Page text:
Darren knew at that precise moment; the Elvis party would only happen if the Colonel made it happen.  He was like a force of nature, as well as smart as could be and soaked in Hollywood and show business life experience so deeply that no group of teenagers, stuck out on an island,  could ever come close to being.

The table had been set well before the group arrived.  Darren waited, respectfully standing a few feet away from the head of the table.

“Saw you at the Moana,” the Colonel said, as he passed by, smiling his giant smile over at Darren.

Darren was shocked. The man hadn’t even been that close to Darren at the Moana, and certainly not close enough to be so easily recognizable in his waiter costume.

“Yes, sir,” Darren replied, stepping forward with his order notepad. “Can I get you some drinks?”  They made their drink orders.  Darren wrote them down and then gave them to the two waitresses, his mind racing to figure out how the Colonel could not only recognize Darren on sight but be there at all.

Prime rib was the special, which all the men at the table ordered, while all the women, the few that were there, ordered the lobster.  Darren was quite used to the mix, although on lobster special nights everyone who showed ordered the lobster, since the three tail Australian cold-water lobster tail special was the largest, best and cheapest on the entire island.

Midway through the meal, Darren checked on the group’s progress, as was required.  He asked if their meals were satisfactory and got the usual positive answer from everyone.  It was hard to argue with a pound-and-a-half prime rib serving or the three giant lobster tails.  The Colonel waved him over.

A shiver instantly quivered its way up and down Darren’s spine.  He moved toward the man, seated at the far end of the table.  The Colonel motioned for him to lean down.  The Colonel whispered into his left ear.

“See me when we’re done here, right outside,” he said.

“Yes, sir,” Darren answered, not knowing what else to say, although all he really wanted to do was run home and hide.

The group stayed for a full hour after finishing the meals. The Air Force general took the bill Darren presented him, signed it and then everyone at the table got up to leave.

“What do I do with this?” Darren asked over near the dance floor, extending the signed bill out in his hand to one of the long-time waitresses.

“Never seen nothing like that before,” she replied, looking at the bill, “but I guess he’s the commander of the base here too, which means he’s our big boss, which means its Sergeant Cross’s problem, not ours.”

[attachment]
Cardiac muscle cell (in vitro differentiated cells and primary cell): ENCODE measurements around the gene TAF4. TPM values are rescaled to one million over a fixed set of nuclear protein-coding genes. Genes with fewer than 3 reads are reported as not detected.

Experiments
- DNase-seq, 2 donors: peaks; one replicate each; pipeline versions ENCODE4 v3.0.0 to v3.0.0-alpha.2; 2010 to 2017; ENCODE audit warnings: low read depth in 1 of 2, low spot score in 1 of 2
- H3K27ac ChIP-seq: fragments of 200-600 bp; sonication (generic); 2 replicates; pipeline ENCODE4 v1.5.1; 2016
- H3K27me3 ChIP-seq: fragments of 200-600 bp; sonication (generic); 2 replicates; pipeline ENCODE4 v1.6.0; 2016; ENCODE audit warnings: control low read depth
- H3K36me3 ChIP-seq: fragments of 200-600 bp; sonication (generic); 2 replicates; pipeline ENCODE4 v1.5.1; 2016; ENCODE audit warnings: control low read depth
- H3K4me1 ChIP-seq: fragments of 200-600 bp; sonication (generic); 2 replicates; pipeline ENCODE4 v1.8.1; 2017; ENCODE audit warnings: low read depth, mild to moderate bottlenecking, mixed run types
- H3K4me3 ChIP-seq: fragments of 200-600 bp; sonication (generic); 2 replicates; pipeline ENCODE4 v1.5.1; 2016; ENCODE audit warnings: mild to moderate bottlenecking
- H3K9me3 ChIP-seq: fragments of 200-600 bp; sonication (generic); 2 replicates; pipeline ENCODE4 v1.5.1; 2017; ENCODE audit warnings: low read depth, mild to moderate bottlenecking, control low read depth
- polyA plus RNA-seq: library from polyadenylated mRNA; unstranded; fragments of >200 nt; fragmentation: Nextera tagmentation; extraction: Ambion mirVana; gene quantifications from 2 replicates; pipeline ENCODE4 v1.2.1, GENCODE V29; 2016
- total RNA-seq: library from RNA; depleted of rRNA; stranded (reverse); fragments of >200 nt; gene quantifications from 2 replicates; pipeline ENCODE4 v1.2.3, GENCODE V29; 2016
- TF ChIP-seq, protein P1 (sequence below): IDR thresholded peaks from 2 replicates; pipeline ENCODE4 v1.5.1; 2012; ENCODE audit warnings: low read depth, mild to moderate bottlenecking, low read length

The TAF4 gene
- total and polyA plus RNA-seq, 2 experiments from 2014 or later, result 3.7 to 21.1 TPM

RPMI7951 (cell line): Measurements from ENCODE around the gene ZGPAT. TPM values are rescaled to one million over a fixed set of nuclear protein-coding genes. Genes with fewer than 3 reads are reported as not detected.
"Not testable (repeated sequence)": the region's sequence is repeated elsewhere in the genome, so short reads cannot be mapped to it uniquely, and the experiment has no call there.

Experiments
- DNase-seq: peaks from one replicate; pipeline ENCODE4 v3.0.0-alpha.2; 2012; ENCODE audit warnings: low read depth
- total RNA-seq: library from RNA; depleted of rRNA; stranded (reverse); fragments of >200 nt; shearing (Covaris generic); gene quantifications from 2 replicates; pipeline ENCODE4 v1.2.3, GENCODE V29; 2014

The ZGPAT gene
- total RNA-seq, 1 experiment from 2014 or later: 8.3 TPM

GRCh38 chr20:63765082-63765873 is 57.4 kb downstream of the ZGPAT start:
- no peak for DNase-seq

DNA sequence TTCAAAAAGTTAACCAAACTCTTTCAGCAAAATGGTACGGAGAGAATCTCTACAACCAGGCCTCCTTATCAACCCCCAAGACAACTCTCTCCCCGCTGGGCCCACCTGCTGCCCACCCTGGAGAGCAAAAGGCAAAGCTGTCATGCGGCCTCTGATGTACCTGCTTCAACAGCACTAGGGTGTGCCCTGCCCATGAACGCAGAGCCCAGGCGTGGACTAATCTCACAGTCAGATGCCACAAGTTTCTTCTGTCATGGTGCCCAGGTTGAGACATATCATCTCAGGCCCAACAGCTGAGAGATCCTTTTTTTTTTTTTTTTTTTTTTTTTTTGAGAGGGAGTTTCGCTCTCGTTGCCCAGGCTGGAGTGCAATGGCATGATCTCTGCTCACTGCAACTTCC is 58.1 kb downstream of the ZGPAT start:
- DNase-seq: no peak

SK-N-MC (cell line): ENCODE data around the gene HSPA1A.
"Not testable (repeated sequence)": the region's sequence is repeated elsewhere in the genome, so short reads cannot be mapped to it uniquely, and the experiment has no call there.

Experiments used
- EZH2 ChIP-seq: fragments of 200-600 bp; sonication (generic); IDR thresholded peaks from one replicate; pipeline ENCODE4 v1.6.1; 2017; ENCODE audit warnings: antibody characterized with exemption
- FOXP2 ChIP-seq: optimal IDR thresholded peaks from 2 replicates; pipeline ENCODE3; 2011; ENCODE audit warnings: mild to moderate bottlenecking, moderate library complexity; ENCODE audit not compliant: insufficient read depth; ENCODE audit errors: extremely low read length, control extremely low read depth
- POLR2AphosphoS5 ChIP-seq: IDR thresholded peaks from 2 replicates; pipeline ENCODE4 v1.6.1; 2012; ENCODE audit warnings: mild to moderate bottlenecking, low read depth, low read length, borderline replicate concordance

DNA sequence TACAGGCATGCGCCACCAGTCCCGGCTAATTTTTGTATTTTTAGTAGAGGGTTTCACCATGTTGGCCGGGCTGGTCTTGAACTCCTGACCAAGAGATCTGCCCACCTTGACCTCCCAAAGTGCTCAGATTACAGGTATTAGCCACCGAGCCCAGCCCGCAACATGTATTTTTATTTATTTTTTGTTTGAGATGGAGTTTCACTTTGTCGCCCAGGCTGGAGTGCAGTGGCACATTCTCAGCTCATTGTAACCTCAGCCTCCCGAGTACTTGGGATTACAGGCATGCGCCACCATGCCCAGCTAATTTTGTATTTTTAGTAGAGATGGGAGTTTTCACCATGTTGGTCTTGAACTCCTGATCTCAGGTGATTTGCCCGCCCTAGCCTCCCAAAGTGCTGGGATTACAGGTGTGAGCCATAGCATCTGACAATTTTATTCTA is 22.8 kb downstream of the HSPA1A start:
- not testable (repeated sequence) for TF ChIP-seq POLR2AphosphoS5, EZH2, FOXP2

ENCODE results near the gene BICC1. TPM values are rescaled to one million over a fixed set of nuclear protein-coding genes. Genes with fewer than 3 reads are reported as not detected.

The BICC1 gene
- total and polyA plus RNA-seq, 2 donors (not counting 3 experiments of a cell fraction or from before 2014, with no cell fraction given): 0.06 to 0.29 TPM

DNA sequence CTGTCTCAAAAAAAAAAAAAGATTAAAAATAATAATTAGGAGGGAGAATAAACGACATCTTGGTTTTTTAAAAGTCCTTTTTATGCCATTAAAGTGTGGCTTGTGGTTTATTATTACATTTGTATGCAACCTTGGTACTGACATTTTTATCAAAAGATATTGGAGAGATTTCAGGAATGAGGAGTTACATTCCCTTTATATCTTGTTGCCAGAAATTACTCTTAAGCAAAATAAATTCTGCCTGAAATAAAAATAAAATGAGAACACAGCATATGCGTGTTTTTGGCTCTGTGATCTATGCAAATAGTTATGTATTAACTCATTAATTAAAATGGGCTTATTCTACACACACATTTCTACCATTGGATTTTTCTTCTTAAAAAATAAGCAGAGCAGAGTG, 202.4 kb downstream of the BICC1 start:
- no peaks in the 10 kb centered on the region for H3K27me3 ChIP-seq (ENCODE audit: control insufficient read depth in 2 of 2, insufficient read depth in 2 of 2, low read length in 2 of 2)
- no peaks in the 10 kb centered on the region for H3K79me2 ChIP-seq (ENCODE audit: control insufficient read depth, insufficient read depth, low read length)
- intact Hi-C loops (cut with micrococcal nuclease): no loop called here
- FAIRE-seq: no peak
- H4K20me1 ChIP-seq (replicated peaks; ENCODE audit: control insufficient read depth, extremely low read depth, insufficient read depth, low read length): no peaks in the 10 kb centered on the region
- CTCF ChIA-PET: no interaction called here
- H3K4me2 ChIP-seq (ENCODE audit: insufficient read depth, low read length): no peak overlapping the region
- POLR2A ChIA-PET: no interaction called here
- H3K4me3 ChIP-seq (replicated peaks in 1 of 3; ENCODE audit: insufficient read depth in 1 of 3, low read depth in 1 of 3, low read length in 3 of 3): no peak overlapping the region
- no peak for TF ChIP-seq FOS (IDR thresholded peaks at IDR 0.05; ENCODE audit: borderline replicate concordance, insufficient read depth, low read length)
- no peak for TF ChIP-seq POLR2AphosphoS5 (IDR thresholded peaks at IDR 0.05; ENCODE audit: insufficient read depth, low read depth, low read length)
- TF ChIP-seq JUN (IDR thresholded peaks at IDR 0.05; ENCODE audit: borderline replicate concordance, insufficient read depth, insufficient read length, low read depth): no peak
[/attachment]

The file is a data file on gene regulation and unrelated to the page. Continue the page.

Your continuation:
“What about the tip?” Darren asked since the bill was pretty large, by normal standards.

The waitress began to laugh softly, walking away toward the kitchen.

There was no time to bus the table, as the group was heading toward the front double doors to leave. Darren followed them, so nervous that he had trouble breathing right.  Short gasps came to him noticeably instead of the smooth movement of his lungs he usually experienced, and seldom conscious of.

The Colonel stood alone, off to one side, near the doors, while the others in his party either waited for their cars or were making their way down through the full expanse of asphalt where customers parked.

Darren walked to where the Colonel stood, a lit cigar in his mouth.  When Darren was six feet away, he stopped and waited.

“Closer,” the Colonel said, holding out one hand.

Darren stepped a few feet closer.

The Colonel unfurled his fingers and a five-dollar bill and extended it out toward Darren.

Darren gingerly took the crisp new bill in his hand, not looking at it as his eyes were glued to those of the Colonel.

“Now, that’s for your tip, and let me give you another tip.  Stay out of it from here on in.”

The Bentley showed up in front of them, as if on command.  The driver quickly exited the vehicle and opened its rear door.  The Colonel tossed his unfinished cigar into a nearby bush and crawled into the back seat of the Bentley.  The driver closed the door and got in and the stately vehicle and slowly crept away.

Darren looked at the new bill he held in his hand.  He almost recoiled. It was a fifty-dollar bill, not a five. Darren had never handled a bill bigger than a twenty before.   He held it up close to his eyes, trying to figure out if it was real, but then realized that he wouldn’t know if it wasn’t.

What had the Colonel meant with his ‘stay out of it’ comment?  Stay out of what?  The tip was more than a tip for dinner, as it was extremely unusual for any of the staff to get a tip of more than ten bucks.  Darren wished he could keep the whole fifty but he had to turn it in for the split with the other wait staff.  It was their deal and it required honor for the deal to work.  Worse than turning it in would be trying to explain to the other staff members about why it had been given to him in the first place.